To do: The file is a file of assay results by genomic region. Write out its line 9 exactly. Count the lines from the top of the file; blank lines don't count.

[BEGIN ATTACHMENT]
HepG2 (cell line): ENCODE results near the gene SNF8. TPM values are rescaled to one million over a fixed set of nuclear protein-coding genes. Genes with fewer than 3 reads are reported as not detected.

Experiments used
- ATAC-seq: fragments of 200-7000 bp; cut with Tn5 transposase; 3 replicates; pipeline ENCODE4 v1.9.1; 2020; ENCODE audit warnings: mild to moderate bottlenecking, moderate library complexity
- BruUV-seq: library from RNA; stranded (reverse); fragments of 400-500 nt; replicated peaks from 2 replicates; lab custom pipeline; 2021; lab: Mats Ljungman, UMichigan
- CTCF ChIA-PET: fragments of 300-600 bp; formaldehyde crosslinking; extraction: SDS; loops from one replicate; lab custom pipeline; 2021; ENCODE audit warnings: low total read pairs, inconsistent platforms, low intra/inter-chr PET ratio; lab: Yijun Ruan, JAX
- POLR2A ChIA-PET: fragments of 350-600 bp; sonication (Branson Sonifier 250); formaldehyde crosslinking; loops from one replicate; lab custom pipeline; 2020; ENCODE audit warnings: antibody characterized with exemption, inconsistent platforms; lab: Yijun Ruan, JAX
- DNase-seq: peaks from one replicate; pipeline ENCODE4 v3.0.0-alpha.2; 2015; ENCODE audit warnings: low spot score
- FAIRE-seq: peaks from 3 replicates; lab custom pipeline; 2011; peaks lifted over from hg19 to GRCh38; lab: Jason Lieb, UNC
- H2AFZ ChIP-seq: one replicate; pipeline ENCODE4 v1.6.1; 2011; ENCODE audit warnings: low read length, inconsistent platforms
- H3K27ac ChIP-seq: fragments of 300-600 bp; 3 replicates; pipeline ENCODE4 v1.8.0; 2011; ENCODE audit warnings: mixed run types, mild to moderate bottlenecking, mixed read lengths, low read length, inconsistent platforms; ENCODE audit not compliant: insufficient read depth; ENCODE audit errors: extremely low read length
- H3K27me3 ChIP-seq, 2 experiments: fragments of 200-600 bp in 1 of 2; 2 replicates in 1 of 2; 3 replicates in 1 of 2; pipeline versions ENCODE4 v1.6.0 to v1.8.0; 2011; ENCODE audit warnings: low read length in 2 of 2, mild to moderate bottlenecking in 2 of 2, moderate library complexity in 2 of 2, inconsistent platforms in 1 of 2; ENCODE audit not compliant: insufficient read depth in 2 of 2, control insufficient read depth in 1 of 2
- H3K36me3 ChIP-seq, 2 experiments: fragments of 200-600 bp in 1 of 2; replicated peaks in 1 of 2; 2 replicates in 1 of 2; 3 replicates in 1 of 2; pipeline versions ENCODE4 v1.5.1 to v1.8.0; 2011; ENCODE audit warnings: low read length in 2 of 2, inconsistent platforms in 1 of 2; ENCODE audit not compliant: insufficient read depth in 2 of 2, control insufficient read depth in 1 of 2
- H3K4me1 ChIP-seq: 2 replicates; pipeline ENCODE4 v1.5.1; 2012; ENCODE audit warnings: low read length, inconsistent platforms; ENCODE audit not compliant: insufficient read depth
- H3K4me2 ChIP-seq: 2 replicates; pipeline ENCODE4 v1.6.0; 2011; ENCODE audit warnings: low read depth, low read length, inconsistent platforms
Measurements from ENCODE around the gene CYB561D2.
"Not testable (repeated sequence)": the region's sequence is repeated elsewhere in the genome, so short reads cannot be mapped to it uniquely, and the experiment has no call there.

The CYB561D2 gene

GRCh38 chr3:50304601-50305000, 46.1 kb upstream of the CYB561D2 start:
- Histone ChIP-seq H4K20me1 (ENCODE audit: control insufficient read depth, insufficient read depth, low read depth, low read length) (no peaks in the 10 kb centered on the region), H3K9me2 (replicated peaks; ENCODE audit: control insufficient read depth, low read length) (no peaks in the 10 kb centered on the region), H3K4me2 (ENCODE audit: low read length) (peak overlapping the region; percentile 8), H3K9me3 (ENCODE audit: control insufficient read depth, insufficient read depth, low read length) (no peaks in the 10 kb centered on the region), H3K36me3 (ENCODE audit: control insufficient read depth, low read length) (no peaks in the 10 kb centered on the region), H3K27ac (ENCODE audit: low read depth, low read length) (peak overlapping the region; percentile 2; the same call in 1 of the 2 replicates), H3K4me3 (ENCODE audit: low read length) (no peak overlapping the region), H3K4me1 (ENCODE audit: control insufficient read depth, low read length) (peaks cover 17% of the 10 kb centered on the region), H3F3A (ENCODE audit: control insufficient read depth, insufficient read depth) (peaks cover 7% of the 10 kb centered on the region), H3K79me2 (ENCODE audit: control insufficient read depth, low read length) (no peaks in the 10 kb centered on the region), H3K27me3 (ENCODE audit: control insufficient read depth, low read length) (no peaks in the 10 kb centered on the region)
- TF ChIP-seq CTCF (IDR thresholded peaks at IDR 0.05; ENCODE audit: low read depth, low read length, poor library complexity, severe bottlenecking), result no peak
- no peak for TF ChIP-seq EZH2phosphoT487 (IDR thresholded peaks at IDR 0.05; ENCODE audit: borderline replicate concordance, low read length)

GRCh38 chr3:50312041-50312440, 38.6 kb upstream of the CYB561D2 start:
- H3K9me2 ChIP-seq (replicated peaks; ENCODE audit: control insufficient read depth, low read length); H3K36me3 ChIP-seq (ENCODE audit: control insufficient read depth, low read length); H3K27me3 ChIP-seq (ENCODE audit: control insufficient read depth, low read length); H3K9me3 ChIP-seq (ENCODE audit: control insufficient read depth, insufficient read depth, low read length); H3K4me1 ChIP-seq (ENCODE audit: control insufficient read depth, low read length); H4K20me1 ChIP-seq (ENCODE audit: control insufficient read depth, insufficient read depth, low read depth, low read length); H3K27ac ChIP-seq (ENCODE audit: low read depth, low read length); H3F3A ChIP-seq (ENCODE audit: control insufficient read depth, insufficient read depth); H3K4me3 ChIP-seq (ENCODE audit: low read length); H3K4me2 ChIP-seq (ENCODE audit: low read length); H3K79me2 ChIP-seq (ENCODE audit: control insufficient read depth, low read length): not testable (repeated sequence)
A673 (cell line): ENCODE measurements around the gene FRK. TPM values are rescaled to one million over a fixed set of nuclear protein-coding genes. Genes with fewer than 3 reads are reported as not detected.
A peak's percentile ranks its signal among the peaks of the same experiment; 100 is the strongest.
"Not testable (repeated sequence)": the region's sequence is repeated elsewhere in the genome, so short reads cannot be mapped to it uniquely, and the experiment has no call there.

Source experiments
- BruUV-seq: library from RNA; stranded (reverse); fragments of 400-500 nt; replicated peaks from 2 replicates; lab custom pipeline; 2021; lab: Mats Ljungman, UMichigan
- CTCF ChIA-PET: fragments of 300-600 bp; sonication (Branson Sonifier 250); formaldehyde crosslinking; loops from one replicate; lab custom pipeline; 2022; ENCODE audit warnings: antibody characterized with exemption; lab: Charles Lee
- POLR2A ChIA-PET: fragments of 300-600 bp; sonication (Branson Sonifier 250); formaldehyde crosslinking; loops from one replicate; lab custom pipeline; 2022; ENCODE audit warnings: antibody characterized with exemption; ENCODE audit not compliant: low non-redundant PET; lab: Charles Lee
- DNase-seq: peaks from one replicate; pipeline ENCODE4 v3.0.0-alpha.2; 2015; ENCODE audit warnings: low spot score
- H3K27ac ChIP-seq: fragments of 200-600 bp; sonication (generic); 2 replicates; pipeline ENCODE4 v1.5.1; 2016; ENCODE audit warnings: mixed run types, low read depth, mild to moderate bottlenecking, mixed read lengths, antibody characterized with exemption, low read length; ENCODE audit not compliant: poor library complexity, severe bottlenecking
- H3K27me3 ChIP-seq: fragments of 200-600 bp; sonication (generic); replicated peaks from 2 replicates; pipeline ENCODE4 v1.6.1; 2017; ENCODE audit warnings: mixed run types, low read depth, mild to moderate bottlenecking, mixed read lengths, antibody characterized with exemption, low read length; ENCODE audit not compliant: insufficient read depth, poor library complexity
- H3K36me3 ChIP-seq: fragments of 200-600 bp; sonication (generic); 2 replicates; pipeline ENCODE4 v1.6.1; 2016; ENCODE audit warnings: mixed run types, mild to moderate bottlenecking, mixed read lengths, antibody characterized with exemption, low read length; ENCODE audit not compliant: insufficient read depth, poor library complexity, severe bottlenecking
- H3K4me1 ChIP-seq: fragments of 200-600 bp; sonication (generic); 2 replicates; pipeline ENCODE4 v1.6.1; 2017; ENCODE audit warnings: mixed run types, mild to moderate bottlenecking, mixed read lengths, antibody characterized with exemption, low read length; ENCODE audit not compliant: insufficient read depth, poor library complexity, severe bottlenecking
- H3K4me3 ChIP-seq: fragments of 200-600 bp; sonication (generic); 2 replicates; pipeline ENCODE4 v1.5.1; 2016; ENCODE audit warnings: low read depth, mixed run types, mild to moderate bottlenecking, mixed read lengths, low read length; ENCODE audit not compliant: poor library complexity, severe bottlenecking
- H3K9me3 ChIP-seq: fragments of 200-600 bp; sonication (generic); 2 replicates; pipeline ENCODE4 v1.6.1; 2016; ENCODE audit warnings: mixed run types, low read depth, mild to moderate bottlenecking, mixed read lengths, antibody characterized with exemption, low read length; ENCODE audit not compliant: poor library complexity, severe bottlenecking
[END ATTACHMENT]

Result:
- H2AFZ ChIP-seq: one replicate; pipeline ENCODE4 v1.6.1; 2011; ENCODE audit warnings: low read length, inconsistent platforms